Hospitality Diploma


I year


Sydney, Brisbane, Hobart


Hospitality Diploma – SIT50313

(Release 1)

This qualification reflects the role of individuals who use sound knowledge of industry operations and a broad range of managerial skills to coordinate hospitality operations. They operate independently, have responsibility for others and make a range of operational business decisions.

This qualification is suitable for an Australian Apprenticeship pathway.

Job roles 

This qualification provides a pathway to work in any sector of the hospitality industry as a departmental or small business manager.

Possible job titles include:

  • banquet or function manager
  • chef de cuisine
  • chef patisserie
  • executive housekeeper
  • front office manager
  • gaming manager
  • kitchen manager
  • motel manager
  • restaurant manager
  • sous chef
  • unit manager (catering operations)

Pathways Information

Pathways into the qualification 

It is strongly recommended that individuals undertake lower level qualifications, and/or gain industry experience prior to entering SIT50313 Diploma of Hospitality. However, this is not mandatory.

Pathways from the qualification 

After achieving SIT50313 Diploma of Hospitality, individuals could progress to SIT60313 Advanced Diploma of Hospitality or higher education qualifications in management.

Licensing/Regulatory Information

No licensing, legislative, regulatory or certification requirements apply to this qualification at the time of endorsement.

Entry Requirements

There are no entry requirements for this qualification.

Employability Skills Summary

Industry/enterprise requirements for this qualification include: 


Consulting with team members and customers to elicit feedback and ideas on operational and service issues; explaining the organisation’s plans, policies and procedures to team members; communicating work team goals; consulting with team members about workplace practices; discussing supply options and negotiating purchases with suppliers; writing clear and concise operational procedures and reports.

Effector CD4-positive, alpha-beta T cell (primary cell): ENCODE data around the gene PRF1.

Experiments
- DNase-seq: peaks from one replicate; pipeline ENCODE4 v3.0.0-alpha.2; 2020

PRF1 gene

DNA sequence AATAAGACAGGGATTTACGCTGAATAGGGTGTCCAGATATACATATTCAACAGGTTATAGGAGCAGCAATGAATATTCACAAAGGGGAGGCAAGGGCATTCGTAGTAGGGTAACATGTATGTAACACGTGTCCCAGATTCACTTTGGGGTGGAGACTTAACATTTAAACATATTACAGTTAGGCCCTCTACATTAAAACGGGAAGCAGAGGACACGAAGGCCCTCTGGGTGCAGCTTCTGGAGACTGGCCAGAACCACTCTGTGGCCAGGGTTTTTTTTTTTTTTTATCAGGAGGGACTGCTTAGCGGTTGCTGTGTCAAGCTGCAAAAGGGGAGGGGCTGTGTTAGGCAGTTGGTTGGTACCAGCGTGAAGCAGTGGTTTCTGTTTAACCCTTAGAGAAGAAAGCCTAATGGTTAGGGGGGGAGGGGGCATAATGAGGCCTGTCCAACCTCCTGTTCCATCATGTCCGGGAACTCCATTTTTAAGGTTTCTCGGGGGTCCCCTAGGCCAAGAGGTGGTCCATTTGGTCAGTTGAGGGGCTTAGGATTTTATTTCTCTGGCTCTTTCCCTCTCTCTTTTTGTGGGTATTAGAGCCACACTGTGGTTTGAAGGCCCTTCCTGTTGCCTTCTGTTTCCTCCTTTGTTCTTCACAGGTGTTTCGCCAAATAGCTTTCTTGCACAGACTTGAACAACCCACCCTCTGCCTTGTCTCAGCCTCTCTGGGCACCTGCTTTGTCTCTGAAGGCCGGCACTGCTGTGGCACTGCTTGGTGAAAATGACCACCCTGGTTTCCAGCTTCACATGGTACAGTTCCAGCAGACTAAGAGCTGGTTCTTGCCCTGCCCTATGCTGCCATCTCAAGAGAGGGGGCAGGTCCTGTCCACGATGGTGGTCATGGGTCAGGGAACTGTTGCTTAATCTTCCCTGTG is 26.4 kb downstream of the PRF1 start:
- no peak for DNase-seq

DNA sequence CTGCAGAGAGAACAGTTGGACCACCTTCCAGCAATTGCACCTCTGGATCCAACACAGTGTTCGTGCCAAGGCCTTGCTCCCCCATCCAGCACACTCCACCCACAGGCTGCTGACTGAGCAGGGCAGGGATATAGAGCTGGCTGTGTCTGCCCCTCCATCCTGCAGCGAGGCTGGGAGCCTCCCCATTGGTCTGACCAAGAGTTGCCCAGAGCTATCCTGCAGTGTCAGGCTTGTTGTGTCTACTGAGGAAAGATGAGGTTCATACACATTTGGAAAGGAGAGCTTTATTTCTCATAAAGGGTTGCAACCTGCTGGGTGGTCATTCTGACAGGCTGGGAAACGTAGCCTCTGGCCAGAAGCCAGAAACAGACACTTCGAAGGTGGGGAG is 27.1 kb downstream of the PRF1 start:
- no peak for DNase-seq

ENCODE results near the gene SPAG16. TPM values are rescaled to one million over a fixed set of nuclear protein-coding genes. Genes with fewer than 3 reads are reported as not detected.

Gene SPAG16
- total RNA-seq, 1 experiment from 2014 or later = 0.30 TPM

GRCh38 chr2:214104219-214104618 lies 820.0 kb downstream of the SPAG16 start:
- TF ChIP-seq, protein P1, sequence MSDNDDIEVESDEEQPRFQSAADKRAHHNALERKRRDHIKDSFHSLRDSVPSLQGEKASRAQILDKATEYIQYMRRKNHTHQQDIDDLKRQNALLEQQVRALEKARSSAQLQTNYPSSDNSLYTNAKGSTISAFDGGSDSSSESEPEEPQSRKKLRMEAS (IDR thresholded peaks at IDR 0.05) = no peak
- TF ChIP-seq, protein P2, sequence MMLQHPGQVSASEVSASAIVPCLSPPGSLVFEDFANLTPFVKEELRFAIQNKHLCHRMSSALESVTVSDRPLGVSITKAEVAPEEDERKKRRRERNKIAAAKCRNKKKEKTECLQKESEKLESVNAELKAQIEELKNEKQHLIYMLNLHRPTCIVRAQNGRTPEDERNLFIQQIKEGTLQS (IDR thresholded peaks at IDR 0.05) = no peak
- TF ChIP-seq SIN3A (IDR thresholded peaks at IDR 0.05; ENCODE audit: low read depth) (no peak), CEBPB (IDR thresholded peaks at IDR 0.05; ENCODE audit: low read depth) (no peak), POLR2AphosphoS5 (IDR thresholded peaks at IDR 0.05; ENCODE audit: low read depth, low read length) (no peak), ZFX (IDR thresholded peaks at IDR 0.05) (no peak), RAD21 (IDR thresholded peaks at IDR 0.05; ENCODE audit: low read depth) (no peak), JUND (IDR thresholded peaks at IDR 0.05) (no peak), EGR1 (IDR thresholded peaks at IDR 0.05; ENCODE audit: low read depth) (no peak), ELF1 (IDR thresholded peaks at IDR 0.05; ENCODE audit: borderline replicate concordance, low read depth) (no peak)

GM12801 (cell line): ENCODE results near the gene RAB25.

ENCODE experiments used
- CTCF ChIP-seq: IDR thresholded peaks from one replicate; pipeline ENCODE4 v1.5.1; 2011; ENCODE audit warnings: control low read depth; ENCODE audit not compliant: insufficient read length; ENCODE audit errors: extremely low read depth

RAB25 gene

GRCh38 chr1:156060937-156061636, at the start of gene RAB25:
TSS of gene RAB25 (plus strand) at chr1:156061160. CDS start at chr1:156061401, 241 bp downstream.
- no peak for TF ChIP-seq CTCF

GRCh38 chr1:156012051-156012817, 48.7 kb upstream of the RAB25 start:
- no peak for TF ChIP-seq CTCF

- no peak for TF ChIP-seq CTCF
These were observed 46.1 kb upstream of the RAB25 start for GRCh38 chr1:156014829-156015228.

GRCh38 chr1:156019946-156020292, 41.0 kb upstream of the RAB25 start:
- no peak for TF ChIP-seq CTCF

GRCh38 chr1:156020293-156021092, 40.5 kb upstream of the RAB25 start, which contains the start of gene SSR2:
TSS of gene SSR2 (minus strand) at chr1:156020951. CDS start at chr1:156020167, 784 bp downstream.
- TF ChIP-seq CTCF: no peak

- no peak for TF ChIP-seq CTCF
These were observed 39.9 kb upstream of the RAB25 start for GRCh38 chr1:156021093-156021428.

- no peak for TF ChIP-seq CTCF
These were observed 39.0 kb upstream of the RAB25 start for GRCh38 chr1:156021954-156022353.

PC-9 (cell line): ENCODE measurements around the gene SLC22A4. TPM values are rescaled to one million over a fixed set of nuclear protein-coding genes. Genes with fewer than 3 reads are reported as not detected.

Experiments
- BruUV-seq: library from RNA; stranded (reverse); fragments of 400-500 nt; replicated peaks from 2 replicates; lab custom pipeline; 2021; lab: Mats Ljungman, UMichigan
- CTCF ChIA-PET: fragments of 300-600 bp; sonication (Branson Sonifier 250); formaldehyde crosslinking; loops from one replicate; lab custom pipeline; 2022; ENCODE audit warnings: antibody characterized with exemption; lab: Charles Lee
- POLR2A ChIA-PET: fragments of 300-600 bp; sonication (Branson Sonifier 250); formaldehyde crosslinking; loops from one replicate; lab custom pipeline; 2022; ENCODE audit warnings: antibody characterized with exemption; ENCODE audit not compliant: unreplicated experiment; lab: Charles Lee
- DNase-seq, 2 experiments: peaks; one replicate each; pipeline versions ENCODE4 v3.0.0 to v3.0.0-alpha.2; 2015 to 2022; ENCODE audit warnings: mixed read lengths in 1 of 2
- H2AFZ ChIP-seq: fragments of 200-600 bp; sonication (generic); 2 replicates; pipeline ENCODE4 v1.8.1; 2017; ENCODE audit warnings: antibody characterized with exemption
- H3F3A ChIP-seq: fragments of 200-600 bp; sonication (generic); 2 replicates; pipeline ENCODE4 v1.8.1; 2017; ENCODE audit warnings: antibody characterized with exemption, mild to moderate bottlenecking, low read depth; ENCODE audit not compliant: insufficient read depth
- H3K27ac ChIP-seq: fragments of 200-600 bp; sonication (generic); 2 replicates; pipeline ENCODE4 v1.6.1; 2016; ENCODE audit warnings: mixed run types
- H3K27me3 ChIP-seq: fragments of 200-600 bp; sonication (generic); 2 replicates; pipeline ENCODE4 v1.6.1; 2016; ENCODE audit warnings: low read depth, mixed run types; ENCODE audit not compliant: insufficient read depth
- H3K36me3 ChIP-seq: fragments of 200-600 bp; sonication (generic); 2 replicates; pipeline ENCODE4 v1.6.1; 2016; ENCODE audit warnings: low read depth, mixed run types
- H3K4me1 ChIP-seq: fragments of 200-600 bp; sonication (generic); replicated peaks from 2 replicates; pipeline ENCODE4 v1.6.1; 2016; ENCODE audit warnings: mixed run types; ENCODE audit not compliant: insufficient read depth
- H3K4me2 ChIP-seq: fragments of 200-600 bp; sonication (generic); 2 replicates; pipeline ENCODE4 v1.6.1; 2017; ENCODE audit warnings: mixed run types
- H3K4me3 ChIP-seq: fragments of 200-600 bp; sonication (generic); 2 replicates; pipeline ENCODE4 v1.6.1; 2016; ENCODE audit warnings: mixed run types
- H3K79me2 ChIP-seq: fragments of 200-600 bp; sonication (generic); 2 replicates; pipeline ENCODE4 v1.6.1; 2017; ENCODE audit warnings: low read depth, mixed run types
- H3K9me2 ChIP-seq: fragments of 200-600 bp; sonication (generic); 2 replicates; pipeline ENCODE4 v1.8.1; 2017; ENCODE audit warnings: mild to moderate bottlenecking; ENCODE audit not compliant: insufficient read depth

Initiative and enterprise

Generating ideas to improve products, services, operational practices and efficiency; assessing options and suggesting a range of new products and services; monitoring and evaluating financial performance of the department or business and developing ideas for improvement; engaging team members in discussions and encouraging innovative ideas.


Developing and maintaining knowledge required to make a range of operational decisions for the business; proactively maintaining and updating knowledge of hospitality industry practices, trends products, services and suppliers; taking responsibility for own professional development; implementing training practices for the organisation; supporting team members to learn.

Planning and organising

Planning and organising the operational activities of the hospitality business or department; determining deadlines and resource requirements for effective delivery of hospitality products and services; implementing and monitoring plans, policies, procedures and business practices; actively participating in continuous improvement processes for operational and service efficiency.


Responding effectively to routine operational and service issues requiring immediate resolution; considering systematic operational or service failures and developing solutions; taking ultimate responsibility for resolving escalated customer service complaints and conflicts; evaluating staff feedback on operational or service problems and implementing suggestions for improvement; monitoring and evaluating the effectiveness of solutions.


Knowing the primary components of laws that specifically relate to the hospitality industry and implementing operational compliance practices; operating independently, reviewing own work performance and proactively seeking feedback and advice on management skills; taking responsibility for the operational management of the hospitality business across a range of activities including finances, human resources, customer service and workplace health and safety.


Using the social and cultural diversity of team members to advantage service delivery to diverse customers; planning work operations to take account of team member strengths; implementing work team goals and teamwork practices; providing training, coaching and advice for effective teamwork; seeking feedback from team members on operational practices, policies, procedures and service efficiency; motivating and leading supervisor teams.


Selecting and using technologies used in the hospitality industry to support operational management functions; understanding, assessing and providing feedback on the operating capacity of technologies required to manage the operational, sales and service activities of the hospitality business; implementing skill development activities required for new business technologies.

Packaging Rules

28 units must be completed:

  • 13 core units
  • 15 elective units


I year


Sydney – Brisbane – Hobart